Hydration tips for sporty kids
By Claudia Keech

We're all keen to encourage children to enjoy sport and exercise, but it's equally important to ensure that they stay safely hydrated during activity by drinking the right fluids.

Dehydration occurs when the body is low in fluids because a person is not drinking enough to replace what is lost through sweat. Common warning signs of dehydration include: thirst, headache, dizziness, weakness, irritability, fatigue and nausea.

You might not be aware that dehydration and heat illness are bigger risks for your children than they are for you! Heat illness can be a real problem for children so it's vital that parents are aware of the risks and negative health effects of dehydration, so that they can act to prevent problems occurring.

Children who are 8-12 years old can lose up to a litre of sweat during two hours of activity on a hot day. (see reference 1, 2 below)

Children are more susceptible to heat illness than adults when active in hot weather (3) Why?

  • Children produce more metabolic heat per kilogram of body weight during exercise. They also have a reduced sweating capacity, which lessens their ability to lose heat through sweat evaporation. (3)
  • Like adults, children frequently do not have the physiological drive to drink enough water to replenish fluid loss during prolonged exercise. (4 )
However dehydration is preventable and the key to prevention is preparation and drinking the correct amount of the right fluid.

These are some easy steps that you can take to ensure that your kids stay healthy and well hydrated whilst enjoying sport:

Hydration Tips

Choose the best fluids for kids to drink. While water is readily available to most kids, research shows that active kids don't always drink enough water to stay fully hydrated (5). It's proven that children drink more of a fluid that is sweet and flavourful, which is where specially formulated sports drinks such as Gatorade come into play!

A scientifically formulated sports drink like Gatorade helps kids stay better hydrated (5) because it:

  • Replaces electrolytes active children lose through sweat, helping to maintain the right balance of fluids in the body (2).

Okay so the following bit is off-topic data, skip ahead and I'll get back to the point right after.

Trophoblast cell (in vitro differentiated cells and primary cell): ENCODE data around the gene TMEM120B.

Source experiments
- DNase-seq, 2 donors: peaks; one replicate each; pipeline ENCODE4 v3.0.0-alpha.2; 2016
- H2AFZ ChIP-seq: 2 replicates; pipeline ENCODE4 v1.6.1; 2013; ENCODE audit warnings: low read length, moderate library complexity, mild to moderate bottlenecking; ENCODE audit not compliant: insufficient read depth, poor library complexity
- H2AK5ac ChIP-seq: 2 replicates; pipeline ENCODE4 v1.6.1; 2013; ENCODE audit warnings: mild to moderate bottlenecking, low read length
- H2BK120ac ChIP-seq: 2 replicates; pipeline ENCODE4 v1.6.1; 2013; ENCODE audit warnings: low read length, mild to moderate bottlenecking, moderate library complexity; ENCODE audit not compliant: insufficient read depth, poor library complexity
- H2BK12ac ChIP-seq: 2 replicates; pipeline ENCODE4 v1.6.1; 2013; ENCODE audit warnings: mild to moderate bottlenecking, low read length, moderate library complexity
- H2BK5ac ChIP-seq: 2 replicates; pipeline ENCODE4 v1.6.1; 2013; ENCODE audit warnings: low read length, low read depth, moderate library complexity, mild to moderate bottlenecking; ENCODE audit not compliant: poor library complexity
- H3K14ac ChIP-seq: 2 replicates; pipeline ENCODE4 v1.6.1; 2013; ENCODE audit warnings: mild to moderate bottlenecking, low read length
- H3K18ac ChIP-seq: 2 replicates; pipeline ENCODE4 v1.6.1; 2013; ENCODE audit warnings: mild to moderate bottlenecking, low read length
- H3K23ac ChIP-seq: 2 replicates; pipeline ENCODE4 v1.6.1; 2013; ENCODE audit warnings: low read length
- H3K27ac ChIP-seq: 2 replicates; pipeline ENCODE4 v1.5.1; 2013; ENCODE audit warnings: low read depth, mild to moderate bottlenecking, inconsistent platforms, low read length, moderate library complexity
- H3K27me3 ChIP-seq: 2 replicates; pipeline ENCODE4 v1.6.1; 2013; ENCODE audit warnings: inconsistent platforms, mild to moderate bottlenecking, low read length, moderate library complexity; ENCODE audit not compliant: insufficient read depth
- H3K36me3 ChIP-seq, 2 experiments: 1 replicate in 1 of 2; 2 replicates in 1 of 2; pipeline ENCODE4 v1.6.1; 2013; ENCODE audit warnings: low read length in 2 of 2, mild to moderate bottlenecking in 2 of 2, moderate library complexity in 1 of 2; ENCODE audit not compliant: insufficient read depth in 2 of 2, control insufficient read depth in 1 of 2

• Contains flavour and sodium to encourage drinking when active.(5,6)
  • Contains an optimal amount of carbohydrates, 6%. Too many carbohydrates can slow the absorption of fluids into your child’s body.

Teach your kids to drink at regular intervals, not just when they're thirsty. By the time thirst kicks in, they're likely to be already hydrated.

It's important that at training and games, coaches, managers, and parents are aware of the warning signs of dehydration and have an action plan to make sure that kids take a drink break every 20 minutes – or more frequently during extreme weather if needed. Regular drinking needs to become a habit and a way of life for active kids.

The key is to make sure that your kids replace the fluids they lose in sweat without overdrinking. Water can't do it alone. Think of fluids like Gatorade as essential safety equipment for sports, like a bike helmet or shin guards – always pack a squeeze bottle for your child’s practice and game.

Remember the hydration ABC's!

Always drink before, during and after activity. 
Bring the right fluids. Sports drinks like Gatorade hydrate best (3)
Consider fluids as part of essential safety equipment for sports

Additional information about kid's hydration and drinking schedules are available from the Parents section of the new Gatorade website, www.gatorade.com.au.

Here you can also learn more about how to make sports fun, rewarding and safe for little athletes and view the latest research on how Gatorade stacks up against other popular children's drinks such as fruit juice and soft drinks. Log on to read the many resources available and learn more about how to keep your kids healthy, active and well hydrated.

Footnotes
1.    Iuliano S. et al. Evaluation of the self-selected fluid intake practices by junior athletes during a simulated duathlon event. Int J Sports Nutr 8:10-23, 1998.
2.    Meyer F. et al. Sweat electrolyte loss during exercise in the heat: effects of gender and maturation.
Med Sci Sports Exerc 24:776-781, 1992.
3.    Bar-Or O. Temperature regulation during exercise in children and adolescents. In: Gisolfi C, Lamb DR, eds.Perspectives in Exercise and Sports Medicine, Il. Youth, Exercise and Sport. Indianapolis, IN: Benchmark Press; 1989, 335-367.
4.    Rivera-Brown A. et al. Drink composition, voluntary drinking and fluid balance in exercising, trained,
heat-acclimatized boys. J Appl Phys 86:78-84, 1999.
5.    Wilk B. and Bar-Or O. Effect of drink flavor and NaCl on voluntary drinking and hydration in boys exercising
in the heat. J Appl Physiol 80:1112-1117, 1996.
6.    Passe D. et al. Impact of beverage acceptability on fluid intake during exercise. Appetite 35:219-225, 2000.

 
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